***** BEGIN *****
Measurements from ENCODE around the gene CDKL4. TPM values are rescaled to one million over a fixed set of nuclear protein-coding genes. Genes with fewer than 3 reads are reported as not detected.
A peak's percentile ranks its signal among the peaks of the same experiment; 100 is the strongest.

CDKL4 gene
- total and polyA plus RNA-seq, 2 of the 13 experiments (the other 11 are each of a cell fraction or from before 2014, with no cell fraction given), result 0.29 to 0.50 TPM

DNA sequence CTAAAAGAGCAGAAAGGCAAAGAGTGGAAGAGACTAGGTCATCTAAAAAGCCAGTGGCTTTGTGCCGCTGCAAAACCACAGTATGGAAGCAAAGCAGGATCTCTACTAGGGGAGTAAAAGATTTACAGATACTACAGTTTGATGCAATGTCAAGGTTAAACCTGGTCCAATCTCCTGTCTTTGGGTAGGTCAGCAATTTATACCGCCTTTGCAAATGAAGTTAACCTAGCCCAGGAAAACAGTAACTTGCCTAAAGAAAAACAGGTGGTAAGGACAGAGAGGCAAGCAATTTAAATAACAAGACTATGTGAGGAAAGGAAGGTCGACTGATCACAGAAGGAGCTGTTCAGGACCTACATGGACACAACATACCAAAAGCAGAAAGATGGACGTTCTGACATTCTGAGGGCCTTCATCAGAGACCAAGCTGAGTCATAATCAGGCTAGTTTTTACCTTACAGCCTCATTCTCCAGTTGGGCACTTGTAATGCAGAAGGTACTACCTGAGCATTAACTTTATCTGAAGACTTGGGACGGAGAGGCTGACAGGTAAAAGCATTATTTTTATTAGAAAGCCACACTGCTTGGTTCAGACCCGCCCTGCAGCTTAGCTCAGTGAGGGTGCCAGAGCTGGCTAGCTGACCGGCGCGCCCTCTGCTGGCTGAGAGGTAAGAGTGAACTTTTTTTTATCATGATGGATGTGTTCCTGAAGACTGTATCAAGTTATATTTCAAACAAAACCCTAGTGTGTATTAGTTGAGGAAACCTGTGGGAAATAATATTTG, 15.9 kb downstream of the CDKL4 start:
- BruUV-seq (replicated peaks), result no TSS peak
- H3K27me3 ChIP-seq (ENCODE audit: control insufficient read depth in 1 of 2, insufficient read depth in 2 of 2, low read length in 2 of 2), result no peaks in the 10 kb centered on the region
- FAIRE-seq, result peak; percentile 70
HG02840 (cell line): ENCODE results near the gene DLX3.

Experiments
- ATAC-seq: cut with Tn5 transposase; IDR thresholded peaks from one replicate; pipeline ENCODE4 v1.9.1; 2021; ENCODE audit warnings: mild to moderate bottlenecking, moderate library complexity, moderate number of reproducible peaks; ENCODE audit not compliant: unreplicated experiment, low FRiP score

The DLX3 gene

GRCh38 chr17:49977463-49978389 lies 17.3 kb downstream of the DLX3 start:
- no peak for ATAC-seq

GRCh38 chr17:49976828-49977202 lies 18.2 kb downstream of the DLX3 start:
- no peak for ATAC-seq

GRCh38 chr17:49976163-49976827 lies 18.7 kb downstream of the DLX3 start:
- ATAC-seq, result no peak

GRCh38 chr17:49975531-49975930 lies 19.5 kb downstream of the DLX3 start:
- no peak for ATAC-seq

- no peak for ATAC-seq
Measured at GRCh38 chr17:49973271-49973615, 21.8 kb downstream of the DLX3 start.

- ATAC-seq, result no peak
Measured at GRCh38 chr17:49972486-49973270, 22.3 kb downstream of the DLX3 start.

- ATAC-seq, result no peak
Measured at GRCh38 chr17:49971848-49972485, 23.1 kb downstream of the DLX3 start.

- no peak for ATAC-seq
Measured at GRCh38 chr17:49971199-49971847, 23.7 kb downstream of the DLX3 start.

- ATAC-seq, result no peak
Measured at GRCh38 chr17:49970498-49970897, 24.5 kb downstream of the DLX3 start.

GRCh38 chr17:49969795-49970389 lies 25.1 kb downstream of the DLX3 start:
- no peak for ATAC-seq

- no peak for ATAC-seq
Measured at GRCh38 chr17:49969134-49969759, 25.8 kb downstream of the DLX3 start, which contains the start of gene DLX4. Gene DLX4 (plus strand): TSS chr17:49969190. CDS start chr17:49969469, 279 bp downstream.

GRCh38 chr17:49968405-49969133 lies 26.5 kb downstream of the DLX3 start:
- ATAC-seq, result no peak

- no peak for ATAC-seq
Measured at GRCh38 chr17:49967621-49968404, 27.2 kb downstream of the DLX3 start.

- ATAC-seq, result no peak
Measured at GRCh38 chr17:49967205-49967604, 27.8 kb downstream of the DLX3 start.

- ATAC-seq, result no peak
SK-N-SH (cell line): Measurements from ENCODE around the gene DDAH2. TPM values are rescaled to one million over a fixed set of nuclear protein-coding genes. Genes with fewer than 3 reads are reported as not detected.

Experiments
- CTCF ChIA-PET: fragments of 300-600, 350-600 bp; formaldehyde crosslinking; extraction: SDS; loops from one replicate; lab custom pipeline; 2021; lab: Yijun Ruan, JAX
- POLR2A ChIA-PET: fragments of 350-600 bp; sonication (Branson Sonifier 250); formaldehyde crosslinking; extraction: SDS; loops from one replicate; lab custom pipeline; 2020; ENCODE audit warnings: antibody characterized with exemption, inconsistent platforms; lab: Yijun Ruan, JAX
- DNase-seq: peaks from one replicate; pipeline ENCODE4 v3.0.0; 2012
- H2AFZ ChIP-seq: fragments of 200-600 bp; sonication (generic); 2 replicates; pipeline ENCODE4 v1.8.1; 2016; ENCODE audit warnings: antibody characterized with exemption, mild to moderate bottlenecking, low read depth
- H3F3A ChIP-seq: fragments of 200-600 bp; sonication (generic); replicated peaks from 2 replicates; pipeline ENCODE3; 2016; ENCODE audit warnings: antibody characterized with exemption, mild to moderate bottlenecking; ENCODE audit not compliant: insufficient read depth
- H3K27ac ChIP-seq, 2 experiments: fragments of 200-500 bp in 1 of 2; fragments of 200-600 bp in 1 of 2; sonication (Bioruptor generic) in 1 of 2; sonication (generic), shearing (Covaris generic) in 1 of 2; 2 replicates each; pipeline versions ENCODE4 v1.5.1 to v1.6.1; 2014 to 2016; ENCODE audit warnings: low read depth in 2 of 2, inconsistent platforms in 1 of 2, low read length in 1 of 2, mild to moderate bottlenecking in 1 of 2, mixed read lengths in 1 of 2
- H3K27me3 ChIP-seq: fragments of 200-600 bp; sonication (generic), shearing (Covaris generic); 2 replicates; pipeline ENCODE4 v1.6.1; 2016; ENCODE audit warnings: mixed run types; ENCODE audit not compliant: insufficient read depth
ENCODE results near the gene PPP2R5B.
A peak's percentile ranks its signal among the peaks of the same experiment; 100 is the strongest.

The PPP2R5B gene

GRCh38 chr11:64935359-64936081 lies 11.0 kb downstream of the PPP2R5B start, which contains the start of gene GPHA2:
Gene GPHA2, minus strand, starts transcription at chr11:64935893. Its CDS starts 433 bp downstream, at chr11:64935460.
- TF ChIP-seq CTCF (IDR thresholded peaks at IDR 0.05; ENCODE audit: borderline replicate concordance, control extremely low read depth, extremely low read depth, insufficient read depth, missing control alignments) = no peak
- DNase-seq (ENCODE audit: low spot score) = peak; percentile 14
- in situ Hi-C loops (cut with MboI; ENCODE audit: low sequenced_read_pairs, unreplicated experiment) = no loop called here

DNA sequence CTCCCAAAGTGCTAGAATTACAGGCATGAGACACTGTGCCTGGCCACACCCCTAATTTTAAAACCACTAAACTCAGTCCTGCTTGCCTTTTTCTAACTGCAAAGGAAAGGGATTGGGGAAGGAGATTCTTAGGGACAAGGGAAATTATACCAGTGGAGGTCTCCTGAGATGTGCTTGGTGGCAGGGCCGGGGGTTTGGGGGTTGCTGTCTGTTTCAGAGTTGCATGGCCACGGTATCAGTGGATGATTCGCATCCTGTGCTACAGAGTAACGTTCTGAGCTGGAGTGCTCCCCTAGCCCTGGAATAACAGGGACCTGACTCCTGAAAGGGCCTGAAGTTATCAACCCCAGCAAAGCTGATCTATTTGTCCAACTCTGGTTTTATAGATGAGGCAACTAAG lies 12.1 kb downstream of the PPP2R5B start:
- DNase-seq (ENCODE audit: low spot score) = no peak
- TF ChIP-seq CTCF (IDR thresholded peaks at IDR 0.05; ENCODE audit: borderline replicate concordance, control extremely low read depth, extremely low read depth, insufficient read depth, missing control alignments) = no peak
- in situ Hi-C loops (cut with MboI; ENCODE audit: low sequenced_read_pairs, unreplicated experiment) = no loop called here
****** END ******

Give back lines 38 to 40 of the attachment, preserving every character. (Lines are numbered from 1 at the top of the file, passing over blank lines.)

Measured at GRCh38 chr17:49967621-49968404, 27.2 kb downstream of the DLX3 start.

- ATAC-seq, result no peak
Measured at GRCh38 chr17:49967205-49967604, 27.8 kb downstream of the DLX3 start.